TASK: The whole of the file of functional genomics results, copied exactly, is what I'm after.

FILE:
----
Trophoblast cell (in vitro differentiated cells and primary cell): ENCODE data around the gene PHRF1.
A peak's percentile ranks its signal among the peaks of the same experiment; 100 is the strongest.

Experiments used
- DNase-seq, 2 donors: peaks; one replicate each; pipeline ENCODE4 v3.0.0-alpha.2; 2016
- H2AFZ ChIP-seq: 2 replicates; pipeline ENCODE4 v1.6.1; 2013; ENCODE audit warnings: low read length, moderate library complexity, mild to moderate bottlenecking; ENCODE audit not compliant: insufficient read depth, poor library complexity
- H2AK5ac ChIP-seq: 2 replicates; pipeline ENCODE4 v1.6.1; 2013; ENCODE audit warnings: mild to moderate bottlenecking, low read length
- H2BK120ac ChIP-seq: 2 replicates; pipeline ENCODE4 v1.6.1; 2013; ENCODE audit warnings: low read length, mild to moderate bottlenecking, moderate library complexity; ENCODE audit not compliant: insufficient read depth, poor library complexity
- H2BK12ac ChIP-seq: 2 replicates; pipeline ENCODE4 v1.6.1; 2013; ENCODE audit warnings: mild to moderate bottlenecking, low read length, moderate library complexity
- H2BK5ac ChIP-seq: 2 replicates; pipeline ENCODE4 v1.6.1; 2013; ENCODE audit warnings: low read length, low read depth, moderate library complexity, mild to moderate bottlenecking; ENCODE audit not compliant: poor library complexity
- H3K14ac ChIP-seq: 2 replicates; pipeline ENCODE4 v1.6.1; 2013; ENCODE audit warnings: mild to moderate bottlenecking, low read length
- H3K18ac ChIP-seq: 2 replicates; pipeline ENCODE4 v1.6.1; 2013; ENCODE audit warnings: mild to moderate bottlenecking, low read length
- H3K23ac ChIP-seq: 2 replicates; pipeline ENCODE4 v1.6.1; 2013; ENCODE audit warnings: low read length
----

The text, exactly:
Trophoblast cell (in vitro differentiated cells and primary cell): ENCODE data around the gene PHRF1.
A peak's percentile ranks its signal among the peaks of the same experiment; 100 is the strongest.

Experiments used
- DNase-seq, 2 donors: peaks; one replicate each; pipeline ENCODE4 v3.0.0-alpha.2; 2016
- H2AFZ ChIP-seq: 2 replicates; pipeline ENCODE4 v1.6.1; 2013; ENCODE audit warnings: low read length, moderate library complexity, mild to moderate bottlenecking; ENCODE audit not compliant: insufficient read depth, poor library complexity
- H2AK5ac ChIP-seq: 2 replicates; pipeline ENCODE4 v1.6.1; 2013; ENCODE audit warnings: mild to moderate bottlenecking, low read length
- H2BK120ac ChIP-seq: 2 replicates; pipeline ENCODE4 v1.6.1; 2013; ENCODE audit warnings: low read length, mild to moderate bottlenecking, moderate library complexity; ENCODE audit not compliant: insufficient read depth, poor library complexity
- H2BK12ac ChIP-seq: 2 replicates; pipeline ENCODE4 v1.6.1; 2013; ENCODE audit warnings: mild to moderate bottlenecking, low read length, moderate library complexity
- H2BK5ac ChIP-seq: 2 replicates; pipeline ENCODE4 v1.6.1; 2013; ENCODE audit warnings: low read length, low read depth, moderate library complexity, mild to moderate bottlenecking; ENCODE audit not compliant: poor library complexity
- H3K14ac ChIP-seq: 2 replicates; pipeline ENCODE4 v1.6.1; 2013; ENCODE audit warnings: mild to moderate bottlenecking, low read length
- H3K18ac ChIP-seq: 2 replicates; pipeline ENCODE4 v1.6.1; 2013; ENCODE audit warnings: mild to moderate bottlenecking, low read length
- H3K23ac ChIP-seq: 2 replicates; pipeline ENCODE4 v1.6.1; 2013; ENCODE audit warnings: low read length